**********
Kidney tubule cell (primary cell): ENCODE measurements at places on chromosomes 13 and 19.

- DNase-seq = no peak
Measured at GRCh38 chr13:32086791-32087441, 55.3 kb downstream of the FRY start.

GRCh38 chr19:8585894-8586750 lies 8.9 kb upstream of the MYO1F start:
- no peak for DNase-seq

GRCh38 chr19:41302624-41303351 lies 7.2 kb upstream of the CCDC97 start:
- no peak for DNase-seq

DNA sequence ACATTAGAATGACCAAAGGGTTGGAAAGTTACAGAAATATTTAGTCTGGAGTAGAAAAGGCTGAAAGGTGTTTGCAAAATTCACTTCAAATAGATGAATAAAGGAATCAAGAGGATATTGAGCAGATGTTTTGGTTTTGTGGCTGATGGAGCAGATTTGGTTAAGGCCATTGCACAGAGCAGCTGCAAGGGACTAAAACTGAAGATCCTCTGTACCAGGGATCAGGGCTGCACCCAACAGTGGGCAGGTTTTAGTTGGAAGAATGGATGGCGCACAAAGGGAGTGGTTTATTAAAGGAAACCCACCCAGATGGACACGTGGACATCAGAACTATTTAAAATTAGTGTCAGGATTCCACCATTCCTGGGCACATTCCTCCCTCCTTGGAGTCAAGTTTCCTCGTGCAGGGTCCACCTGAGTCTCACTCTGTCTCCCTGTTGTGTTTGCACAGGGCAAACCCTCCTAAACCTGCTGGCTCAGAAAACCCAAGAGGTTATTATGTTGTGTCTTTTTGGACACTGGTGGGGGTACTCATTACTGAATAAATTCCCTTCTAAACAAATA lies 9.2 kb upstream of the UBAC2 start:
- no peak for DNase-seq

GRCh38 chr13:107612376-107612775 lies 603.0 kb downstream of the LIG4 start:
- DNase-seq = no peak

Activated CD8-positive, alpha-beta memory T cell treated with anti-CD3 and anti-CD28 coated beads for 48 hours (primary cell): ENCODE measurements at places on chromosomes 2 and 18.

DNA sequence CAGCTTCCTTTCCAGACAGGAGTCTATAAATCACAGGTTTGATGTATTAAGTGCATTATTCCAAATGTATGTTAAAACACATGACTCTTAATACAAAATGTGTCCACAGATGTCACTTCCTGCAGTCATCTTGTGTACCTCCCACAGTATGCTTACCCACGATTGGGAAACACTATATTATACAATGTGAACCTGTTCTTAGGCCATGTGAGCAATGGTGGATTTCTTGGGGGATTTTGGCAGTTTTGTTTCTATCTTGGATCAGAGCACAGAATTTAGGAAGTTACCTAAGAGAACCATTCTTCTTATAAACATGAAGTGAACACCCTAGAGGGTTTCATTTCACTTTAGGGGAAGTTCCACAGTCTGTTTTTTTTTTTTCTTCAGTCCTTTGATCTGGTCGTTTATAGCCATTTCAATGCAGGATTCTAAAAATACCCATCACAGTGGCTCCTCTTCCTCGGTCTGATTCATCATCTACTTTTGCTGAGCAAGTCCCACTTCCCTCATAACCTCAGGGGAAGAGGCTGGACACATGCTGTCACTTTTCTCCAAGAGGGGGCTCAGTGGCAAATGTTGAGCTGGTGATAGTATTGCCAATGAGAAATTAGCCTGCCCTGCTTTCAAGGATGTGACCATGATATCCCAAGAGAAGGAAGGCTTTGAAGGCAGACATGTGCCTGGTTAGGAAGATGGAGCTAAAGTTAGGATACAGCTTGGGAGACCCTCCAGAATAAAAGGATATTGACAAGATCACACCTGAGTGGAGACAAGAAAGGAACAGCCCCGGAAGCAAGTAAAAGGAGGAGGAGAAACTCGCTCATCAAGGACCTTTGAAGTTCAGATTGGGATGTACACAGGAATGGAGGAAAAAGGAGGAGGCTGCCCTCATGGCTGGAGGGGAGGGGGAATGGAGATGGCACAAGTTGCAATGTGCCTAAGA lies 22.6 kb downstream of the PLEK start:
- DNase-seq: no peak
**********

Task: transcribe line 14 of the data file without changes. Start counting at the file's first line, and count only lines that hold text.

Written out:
- DNase-seq: no peak